Judges: Schall, Bryson, Moore (author)
[Appealed from D. Col., Judge Matsch]
In Stumbo v. Eastman Outdoors, Inc., Nos. 07-1186, -1205 (Fed. Cir. Nov. 28, 2007), the Federal Circuit affirmed the district court’s grant of SJ of noninfringement in favor of Defendants Eastman Outdoors, Inc. and Ameristep Corporation (collectively “Defendants”).
Steve Stumbo brought suit against Defendants, alleging infringement of U.S. Patent No. 5,628,338 (“the ’338 patent”). The ’338 patent relates to a portable and collapsible hunting shelter or blind. It claims a “closable vertical opening” at a side edge or vertical corner through which one can enter and exit the blind. Defendants’ accused products also involve portable and collapsible blinds, but have triangular-shaped door openings.
Defendants moved for SJ of noninfringement, arguing that their products did not infringe the ’338 patent, either literally or under the DOE. The district court construed the term “closable vertical opening” as a “slit-like opening that runs straight up and down or perpendicular to the plane of the horizon.” Slip op. at 3. Based on this construction, the district court concluded that the accused products did not literally infringe the ’338 patent, given that they had triangular openings. The district court also found that the accused products did not infringe under the DOE because their triangular openings did not operate in substantially the same way to create substantially the same result as the ’338 patent’s vertical slit. Moreover, the district court held that the accused products could not infringe under the DOE because the ’338 patent would then cover the prior art and because the “vertical opening” claim element would be vitiated. Stumbo appealed.
On appeal, the Federal Circuit agreed with the district court’s construction of “closable vertical opening.” The Court rejected Stumbo’s argument that the district court erred by applying the word “vertical” to the slit-like shape of the opening in the blind instead of its orientation. The Court noted that accepting Stumbo’s construction would render claim phrases like “along one of said edges” and “along one vertical corner of said structure” superfluous. The Court explained that the specification also supported construing “vertical” to refer to the slit-like shape of the opening because it disclosed that the “legs must flex in order to enable the door opening to expand for ingress and egress.” Id. at 8.
The Court observed that a linear slit was the only possible shape of an opening with these characteristics and that there was nothing in the specification to suggest that the patentee contemplated any other shape of opening that could work with this invention. Thus, the Court held that the district court correctly interpreted the claims.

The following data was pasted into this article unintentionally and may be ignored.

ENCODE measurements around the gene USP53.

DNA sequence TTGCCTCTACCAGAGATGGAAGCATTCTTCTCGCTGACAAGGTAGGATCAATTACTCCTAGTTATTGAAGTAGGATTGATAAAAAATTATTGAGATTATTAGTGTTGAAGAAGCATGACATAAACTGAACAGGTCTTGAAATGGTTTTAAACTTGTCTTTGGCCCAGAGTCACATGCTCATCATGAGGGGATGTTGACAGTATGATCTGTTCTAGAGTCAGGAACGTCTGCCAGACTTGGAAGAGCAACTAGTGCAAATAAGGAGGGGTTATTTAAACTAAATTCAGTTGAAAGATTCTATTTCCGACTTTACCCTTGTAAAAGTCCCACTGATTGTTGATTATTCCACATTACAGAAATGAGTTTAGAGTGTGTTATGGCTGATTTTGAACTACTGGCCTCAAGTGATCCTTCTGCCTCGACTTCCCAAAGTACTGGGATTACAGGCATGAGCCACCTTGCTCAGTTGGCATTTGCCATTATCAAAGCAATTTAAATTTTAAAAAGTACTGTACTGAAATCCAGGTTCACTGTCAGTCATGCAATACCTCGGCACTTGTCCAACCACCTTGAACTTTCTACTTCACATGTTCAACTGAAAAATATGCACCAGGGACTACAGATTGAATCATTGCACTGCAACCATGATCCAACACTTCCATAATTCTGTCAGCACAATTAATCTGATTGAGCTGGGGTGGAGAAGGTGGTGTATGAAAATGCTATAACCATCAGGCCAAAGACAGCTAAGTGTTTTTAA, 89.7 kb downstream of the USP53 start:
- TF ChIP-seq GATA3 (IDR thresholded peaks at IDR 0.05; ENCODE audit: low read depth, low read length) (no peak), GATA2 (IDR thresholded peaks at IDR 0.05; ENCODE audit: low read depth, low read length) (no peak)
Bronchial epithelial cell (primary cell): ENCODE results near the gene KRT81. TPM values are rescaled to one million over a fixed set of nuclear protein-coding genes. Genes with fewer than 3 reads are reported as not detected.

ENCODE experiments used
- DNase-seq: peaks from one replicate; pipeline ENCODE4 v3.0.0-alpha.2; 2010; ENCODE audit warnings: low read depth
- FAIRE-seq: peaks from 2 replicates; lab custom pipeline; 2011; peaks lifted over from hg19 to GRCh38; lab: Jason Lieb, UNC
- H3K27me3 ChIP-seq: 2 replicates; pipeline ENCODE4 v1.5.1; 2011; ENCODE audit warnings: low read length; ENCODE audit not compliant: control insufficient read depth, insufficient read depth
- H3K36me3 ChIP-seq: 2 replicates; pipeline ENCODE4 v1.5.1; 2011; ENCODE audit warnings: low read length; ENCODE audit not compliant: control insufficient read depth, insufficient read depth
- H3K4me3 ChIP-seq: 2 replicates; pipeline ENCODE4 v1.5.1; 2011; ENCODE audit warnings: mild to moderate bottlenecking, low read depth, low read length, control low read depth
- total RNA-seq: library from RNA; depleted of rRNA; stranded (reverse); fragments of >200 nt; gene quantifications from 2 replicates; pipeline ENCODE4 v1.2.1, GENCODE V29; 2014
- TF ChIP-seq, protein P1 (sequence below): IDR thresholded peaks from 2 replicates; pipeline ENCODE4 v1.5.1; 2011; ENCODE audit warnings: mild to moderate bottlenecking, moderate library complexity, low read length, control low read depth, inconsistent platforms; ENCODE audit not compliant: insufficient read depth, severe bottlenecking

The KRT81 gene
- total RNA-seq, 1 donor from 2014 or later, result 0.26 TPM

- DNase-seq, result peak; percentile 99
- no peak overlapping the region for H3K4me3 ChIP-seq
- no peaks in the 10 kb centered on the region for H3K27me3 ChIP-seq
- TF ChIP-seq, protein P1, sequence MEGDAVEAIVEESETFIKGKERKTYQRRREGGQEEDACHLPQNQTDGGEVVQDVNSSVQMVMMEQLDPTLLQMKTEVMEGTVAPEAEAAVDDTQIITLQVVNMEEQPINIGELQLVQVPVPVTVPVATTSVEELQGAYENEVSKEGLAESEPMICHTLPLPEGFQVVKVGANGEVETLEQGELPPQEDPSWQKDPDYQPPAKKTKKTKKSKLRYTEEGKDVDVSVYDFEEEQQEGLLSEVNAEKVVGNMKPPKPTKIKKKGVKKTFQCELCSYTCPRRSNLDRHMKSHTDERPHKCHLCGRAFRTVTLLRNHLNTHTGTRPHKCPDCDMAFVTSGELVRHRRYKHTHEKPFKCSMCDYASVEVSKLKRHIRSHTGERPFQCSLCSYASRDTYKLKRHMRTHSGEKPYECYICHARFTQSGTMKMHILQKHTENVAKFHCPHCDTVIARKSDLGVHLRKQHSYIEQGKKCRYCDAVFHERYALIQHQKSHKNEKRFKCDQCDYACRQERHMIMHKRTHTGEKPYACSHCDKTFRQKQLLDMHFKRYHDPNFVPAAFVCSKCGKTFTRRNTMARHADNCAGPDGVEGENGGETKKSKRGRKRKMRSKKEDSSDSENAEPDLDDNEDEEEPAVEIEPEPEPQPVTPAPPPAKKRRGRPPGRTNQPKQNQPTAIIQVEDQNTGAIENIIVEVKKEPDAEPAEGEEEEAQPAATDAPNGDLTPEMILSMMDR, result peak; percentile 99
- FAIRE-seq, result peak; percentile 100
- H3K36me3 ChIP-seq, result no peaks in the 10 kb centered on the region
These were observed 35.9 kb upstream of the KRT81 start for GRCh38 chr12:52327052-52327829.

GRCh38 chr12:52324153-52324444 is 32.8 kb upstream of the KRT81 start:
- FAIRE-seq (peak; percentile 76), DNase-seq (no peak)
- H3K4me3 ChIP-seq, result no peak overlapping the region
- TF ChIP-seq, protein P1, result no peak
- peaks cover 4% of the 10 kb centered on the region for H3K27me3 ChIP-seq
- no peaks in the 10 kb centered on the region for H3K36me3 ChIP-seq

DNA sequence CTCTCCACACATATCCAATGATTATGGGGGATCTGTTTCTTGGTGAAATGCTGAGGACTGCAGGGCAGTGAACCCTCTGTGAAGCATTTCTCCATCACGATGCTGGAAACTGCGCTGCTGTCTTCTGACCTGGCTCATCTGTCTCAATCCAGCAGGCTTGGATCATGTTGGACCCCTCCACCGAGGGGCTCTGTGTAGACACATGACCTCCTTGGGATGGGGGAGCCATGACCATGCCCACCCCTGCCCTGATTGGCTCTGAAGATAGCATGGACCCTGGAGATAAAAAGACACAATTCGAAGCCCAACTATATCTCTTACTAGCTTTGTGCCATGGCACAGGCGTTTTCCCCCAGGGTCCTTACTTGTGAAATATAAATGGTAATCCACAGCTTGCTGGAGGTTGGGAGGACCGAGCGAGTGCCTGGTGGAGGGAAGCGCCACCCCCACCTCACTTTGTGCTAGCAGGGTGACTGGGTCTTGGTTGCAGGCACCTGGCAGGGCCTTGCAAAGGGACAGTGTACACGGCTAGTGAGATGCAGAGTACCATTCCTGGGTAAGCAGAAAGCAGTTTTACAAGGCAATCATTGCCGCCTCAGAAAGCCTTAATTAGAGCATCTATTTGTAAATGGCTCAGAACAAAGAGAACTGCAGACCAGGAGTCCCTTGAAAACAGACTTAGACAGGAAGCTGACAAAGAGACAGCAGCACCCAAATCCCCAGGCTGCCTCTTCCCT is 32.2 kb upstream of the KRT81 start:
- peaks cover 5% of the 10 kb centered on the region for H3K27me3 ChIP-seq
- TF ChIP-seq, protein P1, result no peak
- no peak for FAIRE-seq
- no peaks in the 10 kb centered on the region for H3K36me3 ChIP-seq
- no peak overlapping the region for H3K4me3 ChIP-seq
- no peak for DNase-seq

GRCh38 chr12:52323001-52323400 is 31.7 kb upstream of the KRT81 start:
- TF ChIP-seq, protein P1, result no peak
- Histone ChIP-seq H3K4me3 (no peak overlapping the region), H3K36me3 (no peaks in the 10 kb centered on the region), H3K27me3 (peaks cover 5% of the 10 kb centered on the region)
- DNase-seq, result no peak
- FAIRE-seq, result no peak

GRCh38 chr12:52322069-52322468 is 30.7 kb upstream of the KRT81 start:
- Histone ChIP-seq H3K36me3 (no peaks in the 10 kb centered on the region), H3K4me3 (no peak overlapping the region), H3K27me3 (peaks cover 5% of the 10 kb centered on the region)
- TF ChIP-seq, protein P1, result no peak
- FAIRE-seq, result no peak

Because Stumbo did not dispute that the accused products did not have vertical slit-like openings, the Federal Circuit noted that there was no factual dispute that the accused products did not literally infringe the ’338 patent. Instead, Stumbo argued that the district court erred in finding no infringement under the DOE. Disagreeing with Stumbo, the Federal Circuit observed that Stumbo had failed to raise any genuine issues of material fact regarding whether the triangular door flap of the accused products operated in substantially the same way with substantially the same result as the slit-like opening of the ’338 patent. The Court rejected Stumbo’s argument that because the claims did not discuss or identify any safety issues, the evidence of whether the triangular flap was easier or safer to enter was not relevant. The Court explained that when the claims and specification of a patent are silent as to the result of a claim limitation, as they are in the ’338 patent, the Court turns to the ordinarily skilled artisan. The Court noted that just because the patent did not mention safety or ease of use did not mean that such evidence was irrelevant to the analysis under the DOE.
The Federal Circuit noted that Defendants offered evidence that a person ordinarily skilled in the art would conclude that the vertical slit opening of the ’338 patent and the triangular opening of the accused products substantially differed in way and result. Stumbo, on the other hand, noted the Court, produced nothing but “cursory conclusions” of how the vertical opening created substantially the same result in substantially the same way. Id. at 12. The Court noted that Stumbo’s expert declaration did not explain how either opening operated or how the differences were insubstantial. Accordingly, it concluded that Stumbo failed to raise a genuine issue of material fact for infringement under the DOE for either Defendants’ accused products and affirmed the district court’s grant of SJ of noninfringement. Given this holding, the Federal Circuit did not reach the issues of practicing the prior art or claim element vitiation.